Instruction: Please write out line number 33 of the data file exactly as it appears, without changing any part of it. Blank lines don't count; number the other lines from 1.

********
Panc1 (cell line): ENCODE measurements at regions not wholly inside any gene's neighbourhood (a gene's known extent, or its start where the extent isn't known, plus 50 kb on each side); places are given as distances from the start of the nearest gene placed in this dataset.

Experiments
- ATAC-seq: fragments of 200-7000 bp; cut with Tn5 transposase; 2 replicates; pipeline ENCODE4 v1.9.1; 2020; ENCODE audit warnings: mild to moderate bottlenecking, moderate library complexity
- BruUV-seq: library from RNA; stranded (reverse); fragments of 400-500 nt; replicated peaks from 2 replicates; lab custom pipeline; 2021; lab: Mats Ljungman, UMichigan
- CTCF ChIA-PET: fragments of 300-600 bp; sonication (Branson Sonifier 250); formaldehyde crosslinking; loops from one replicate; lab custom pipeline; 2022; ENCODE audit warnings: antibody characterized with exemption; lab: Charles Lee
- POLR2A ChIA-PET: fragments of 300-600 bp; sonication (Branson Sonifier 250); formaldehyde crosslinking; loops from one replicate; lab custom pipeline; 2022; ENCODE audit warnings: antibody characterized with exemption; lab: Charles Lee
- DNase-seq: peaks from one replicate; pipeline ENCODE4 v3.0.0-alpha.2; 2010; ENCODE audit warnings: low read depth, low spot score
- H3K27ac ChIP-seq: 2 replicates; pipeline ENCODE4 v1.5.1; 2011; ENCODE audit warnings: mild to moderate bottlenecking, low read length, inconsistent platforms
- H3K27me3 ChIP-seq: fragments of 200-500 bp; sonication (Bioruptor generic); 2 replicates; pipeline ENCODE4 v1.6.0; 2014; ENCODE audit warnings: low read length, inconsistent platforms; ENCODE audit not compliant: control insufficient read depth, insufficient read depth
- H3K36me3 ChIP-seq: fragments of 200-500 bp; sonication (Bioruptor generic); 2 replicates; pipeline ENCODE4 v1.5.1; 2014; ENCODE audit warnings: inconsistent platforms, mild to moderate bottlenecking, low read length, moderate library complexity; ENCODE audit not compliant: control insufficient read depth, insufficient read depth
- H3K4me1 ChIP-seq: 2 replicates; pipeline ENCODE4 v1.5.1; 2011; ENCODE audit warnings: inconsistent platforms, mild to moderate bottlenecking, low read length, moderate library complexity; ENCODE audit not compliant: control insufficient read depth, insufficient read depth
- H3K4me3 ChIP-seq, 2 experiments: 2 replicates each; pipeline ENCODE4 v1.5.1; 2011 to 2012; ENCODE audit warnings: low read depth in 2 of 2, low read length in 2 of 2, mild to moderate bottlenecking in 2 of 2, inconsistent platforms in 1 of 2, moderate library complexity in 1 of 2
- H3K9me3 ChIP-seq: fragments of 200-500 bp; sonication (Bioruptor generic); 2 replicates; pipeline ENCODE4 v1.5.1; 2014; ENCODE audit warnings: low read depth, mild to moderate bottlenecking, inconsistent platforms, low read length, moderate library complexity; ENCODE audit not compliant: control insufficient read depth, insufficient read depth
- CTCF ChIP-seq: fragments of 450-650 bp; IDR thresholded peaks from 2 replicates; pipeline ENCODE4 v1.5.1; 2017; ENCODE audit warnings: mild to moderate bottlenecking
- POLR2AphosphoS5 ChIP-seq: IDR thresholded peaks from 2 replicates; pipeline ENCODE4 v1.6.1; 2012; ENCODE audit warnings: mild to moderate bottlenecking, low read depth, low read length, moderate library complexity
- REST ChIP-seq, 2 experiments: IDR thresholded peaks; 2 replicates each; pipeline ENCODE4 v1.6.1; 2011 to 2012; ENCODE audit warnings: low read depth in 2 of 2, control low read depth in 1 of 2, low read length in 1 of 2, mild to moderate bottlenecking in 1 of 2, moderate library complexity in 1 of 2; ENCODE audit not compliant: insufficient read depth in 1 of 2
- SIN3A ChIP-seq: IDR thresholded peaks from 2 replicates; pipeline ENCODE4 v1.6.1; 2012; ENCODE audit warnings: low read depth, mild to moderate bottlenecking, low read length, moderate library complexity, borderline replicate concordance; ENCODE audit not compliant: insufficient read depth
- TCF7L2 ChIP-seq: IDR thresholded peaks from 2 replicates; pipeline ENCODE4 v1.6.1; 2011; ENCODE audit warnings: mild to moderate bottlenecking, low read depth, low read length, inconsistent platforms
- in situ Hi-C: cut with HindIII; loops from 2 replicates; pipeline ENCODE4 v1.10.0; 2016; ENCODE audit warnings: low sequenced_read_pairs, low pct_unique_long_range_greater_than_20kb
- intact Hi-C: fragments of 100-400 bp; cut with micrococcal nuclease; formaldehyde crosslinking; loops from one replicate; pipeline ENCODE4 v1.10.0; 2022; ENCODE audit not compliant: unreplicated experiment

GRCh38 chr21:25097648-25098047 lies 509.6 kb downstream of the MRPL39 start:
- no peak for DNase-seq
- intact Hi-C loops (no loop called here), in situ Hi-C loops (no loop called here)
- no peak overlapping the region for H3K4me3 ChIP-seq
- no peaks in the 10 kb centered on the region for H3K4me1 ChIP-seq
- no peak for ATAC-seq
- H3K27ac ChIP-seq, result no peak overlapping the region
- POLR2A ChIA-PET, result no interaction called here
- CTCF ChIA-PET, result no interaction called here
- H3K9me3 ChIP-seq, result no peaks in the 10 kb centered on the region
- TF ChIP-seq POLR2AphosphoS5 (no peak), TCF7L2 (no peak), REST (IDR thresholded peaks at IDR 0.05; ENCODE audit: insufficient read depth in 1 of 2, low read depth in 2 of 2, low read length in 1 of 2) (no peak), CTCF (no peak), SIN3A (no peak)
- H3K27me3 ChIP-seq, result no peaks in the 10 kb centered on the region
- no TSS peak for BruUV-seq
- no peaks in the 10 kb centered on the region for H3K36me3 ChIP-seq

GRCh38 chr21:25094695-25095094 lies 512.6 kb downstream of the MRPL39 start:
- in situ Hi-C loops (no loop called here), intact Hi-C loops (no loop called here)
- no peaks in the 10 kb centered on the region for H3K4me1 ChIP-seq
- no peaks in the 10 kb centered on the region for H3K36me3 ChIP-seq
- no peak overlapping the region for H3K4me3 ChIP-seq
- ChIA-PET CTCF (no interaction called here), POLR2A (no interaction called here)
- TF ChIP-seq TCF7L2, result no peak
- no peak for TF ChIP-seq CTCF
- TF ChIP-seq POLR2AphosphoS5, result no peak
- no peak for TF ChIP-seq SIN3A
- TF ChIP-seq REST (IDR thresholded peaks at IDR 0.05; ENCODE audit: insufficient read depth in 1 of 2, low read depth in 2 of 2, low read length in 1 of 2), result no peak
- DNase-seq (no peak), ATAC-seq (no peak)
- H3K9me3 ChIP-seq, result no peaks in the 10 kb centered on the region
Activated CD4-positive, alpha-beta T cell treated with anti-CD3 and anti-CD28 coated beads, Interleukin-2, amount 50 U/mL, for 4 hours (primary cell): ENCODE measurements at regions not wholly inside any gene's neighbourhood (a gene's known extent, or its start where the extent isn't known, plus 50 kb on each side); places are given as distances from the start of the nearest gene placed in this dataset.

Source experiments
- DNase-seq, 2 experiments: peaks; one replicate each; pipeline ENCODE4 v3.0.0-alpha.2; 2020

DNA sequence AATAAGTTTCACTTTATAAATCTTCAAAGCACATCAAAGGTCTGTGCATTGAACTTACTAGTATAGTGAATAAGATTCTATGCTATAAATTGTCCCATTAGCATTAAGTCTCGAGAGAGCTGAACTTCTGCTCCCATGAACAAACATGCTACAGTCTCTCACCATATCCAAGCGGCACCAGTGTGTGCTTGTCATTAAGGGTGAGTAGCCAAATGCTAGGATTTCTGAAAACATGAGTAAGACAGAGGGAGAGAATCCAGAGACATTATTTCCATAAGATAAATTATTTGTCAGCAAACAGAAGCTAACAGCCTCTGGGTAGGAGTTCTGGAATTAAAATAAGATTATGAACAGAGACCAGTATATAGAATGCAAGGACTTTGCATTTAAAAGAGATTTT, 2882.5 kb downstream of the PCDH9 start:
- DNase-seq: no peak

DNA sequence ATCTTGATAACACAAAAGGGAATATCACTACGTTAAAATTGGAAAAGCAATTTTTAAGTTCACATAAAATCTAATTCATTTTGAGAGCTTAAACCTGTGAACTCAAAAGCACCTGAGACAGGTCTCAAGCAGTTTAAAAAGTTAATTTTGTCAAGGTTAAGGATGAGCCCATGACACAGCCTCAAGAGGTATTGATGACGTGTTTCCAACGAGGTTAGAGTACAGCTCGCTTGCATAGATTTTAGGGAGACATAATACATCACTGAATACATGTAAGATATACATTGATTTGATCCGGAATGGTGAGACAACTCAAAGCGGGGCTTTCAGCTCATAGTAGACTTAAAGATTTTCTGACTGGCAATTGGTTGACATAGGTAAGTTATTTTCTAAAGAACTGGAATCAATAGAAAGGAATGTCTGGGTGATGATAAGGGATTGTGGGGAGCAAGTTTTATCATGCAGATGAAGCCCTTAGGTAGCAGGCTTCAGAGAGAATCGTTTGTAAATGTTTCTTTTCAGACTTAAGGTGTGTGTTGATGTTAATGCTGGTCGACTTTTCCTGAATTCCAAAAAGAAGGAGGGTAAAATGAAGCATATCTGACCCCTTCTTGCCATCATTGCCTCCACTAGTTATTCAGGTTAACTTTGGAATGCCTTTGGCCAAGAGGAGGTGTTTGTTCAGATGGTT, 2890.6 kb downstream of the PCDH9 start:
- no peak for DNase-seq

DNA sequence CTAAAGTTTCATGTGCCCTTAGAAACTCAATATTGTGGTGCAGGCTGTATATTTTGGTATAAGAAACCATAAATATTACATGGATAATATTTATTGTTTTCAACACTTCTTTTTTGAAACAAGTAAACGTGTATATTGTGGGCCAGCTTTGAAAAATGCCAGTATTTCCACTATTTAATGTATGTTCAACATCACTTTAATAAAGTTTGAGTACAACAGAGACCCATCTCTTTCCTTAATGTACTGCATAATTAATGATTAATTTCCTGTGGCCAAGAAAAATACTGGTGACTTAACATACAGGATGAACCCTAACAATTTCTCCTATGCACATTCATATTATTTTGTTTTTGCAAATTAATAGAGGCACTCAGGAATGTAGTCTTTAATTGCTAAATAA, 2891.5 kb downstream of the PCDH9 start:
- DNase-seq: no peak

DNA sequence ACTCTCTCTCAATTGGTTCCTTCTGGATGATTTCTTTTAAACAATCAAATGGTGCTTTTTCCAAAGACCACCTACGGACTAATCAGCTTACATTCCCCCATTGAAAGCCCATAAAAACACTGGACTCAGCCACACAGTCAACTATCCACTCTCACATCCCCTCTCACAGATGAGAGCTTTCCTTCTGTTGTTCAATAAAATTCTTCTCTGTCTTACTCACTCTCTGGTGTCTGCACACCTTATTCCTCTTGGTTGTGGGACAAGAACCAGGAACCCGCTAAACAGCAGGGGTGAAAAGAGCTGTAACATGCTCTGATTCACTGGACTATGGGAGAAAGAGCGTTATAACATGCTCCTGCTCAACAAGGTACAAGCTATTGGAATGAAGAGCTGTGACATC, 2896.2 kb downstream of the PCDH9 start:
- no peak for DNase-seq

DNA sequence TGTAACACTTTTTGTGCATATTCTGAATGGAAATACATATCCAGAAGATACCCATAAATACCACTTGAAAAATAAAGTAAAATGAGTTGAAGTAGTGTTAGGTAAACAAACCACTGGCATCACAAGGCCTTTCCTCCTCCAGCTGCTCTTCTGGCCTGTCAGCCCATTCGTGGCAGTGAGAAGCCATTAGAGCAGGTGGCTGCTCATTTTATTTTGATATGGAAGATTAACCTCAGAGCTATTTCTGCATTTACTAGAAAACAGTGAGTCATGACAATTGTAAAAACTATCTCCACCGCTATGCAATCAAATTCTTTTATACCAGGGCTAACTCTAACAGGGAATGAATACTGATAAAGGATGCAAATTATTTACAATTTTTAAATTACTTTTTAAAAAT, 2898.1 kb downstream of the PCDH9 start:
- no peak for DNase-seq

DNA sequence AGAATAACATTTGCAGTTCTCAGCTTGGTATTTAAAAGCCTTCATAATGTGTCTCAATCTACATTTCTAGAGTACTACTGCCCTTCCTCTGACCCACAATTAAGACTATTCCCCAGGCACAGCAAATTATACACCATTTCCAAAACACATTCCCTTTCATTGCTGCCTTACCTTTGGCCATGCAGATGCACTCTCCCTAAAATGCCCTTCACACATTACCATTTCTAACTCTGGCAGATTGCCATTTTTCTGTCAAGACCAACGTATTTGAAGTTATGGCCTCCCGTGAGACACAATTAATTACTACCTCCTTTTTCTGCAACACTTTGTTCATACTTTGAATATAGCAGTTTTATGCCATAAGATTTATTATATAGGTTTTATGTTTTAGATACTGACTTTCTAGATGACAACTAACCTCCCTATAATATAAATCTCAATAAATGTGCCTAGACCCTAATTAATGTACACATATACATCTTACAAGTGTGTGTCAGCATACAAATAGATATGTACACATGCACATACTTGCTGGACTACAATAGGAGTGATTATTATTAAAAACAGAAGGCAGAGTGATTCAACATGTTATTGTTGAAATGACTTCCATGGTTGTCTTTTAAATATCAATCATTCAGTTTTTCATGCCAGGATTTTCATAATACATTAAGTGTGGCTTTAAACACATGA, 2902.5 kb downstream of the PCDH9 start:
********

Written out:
- no TSS peak for BruUV-seq